Whether they’ve started licking their paws more than usual, or they seem fearful of something, we’ve rounded up the three reasons why your dog may be behaving weirdly. Even at the best of times, dog behavior can be a little strange (after all, we know zero humans who would not only willingly, but enthusiastically eat poop!). However, if you’ve noticed that your dog has started to perform unexpected behaviors, then it might be a sign that something else is going on beneath the surface.
We consulted with veterinarian Jo Woodnutt to help explain some of the common strange behaviors that dogs can display – and what the potential causes of these could be. If you notice unusual changes in your dog, we would always recommend taking them to your vet for a check-up. Even if you think it’s the tiniest change that’s probably not worth your vet’s attention, remember that you’re the one who knows your dog best and it’s better safe than sorry.
From starting arthritis medication to switching over to the best dog foods for allergies, being a vigilant dog owner means that you’ll help your pup get the treatment they need as soon as possible.
Dr Joanna Woodnutt qualified as a veterinarian from the University of Nottingham where she then went on to practice companion animal medicine in the Midlands. She really took to the consulting side of things and helped clients with medical problems such as dermatology, behavior, and nutrition - anything that involved helping clients understand their pets better.
Three reasons why your dog may be behaving weirdly
1. Your dog is in pain
Jo says that “If you notice your dog isn’t himself, it could be due to pain”. She adds that “Pain is usually easy to diagnose, as most dogs will yelp, flinch, or react if something painful is touched. The exception is with chronic pain, such as arthritis – dogs learn to live with this pain and won’t usually react if you touch their arthritic joints.” If you have a senior dog that has started to display unusual behaviors, this could potentially be an indication that they’re in pain and need to be checked for potential arthritis.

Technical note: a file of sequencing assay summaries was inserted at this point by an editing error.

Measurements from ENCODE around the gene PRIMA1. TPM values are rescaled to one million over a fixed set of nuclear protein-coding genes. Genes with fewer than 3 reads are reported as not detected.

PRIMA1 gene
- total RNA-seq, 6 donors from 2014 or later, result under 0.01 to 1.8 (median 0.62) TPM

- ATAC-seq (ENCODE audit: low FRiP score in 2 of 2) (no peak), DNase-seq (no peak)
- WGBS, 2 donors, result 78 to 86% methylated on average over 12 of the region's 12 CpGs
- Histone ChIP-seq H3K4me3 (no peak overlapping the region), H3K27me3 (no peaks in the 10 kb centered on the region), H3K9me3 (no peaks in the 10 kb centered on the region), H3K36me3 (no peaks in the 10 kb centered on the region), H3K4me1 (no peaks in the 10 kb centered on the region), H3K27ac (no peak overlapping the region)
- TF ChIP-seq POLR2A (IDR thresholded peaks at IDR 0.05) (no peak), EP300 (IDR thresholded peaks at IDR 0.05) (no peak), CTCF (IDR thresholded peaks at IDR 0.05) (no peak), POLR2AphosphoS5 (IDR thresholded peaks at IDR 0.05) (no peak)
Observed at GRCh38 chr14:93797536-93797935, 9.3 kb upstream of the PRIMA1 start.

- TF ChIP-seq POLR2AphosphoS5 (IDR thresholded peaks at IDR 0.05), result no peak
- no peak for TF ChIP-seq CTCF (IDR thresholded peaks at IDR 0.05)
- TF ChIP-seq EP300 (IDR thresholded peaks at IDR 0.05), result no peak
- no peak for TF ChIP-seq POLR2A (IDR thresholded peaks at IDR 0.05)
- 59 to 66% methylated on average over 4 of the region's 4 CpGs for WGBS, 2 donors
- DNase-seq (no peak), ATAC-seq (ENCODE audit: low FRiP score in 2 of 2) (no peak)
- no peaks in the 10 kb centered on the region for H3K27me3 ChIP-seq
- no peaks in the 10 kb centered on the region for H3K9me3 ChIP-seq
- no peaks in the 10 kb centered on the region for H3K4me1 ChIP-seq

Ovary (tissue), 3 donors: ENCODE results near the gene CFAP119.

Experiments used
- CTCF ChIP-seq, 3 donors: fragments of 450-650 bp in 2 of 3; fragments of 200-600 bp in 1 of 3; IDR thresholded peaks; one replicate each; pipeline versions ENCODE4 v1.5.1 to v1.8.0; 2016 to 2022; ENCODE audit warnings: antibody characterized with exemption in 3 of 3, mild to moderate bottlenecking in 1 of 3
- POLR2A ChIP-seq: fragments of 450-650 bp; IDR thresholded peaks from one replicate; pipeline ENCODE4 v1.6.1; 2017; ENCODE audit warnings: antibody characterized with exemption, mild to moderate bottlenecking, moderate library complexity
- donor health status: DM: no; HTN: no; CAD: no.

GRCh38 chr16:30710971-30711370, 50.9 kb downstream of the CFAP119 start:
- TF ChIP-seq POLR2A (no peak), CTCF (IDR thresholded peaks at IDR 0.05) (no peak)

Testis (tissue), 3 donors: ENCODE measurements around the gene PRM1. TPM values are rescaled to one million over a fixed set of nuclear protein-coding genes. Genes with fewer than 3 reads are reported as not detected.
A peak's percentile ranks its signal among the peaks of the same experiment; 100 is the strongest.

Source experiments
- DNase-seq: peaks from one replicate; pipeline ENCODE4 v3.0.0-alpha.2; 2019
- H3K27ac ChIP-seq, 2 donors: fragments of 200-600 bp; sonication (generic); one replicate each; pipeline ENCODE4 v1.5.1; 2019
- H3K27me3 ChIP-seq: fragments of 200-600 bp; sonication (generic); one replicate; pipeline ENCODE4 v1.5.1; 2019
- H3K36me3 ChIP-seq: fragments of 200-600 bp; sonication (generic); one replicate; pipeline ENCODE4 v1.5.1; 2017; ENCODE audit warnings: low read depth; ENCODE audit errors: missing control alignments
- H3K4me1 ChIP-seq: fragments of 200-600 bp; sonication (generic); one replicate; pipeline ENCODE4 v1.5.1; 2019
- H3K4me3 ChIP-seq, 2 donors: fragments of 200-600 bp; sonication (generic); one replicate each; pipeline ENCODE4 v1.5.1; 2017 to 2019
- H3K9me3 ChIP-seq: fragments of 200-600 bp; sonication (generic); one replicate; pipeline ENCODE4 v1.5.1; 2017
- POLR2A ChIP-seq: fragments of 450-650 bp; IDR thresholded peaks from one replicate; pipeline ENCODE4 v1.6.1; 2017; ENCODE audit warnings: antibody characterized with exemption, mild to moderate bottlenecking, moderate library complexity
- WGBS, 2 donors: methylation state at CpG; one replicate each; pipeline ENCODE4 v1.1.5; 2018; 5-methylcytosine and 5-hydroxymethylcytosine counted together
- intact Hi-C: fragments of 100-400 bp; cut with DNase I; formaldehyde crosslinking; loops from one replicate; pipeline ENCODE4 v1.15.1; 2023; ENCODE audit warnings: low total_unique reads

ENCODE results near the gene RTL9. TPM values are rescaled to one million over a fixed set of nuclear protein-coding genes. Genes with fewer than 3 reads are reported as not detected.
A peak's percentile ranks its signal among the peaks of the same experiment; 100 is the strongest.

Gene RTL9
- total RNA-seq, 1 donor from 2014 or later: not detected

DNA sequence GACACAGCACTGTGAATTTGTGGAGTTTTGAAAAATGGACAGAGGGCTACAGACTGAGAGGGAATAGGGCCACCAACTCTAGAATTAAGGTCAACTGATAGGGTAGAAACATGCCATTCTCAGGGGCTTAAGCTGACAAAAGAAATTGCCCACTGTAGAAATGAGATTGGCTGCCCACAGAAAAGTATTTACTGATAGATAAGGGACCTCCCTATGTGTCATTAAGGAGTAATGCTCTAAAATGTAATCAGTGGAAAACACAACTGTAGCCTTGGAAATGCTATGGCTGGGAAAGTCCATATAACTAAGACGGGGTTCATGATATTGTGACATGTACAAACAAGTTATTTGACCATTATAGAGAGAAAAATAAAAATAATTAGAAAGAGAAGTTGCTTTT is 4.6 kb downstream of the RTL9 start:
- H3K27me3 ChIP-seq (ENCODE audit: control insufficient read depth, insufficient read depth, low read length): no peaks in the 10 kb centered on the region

Jo says “One behavior that’s important not to ignore is stiffness in the limbs. It’s really common for owners to dismiss a dog slowing down and having stiff joints as ‘aging’, but these dogs often have painful arthritis. There are lots of things your vet can recommend to help with arthritis, and medication is only part of it, so it’s important not to ignore these signs and leave your dog in pain.”
However, it’s not just senior dogs that can be in pain without an obvious cause. Jo says, “Don’t forget that the painful thing can be hidden – pancreatitis and impacted anal glands can both cause weird behaviors without being visible externally”. Vets are trained to be able to spot and diagnose pain that most owners won’t be aware of, so that’s why a vet visit after an unusual display of behavior is so important.
2. Your dog is uncomfortable
Jo says, “Discomfort also makes dogs behave weirdly”. While there can be many causes that could make a dog uncomfortable, Jo says that “Discomfort from an irritant substance or itch from an allergy could both cause weird behaviors. When you think how itchy an allergen can make a dog, it's not hard to imagine why they might behave weirdly during an allergic episode”.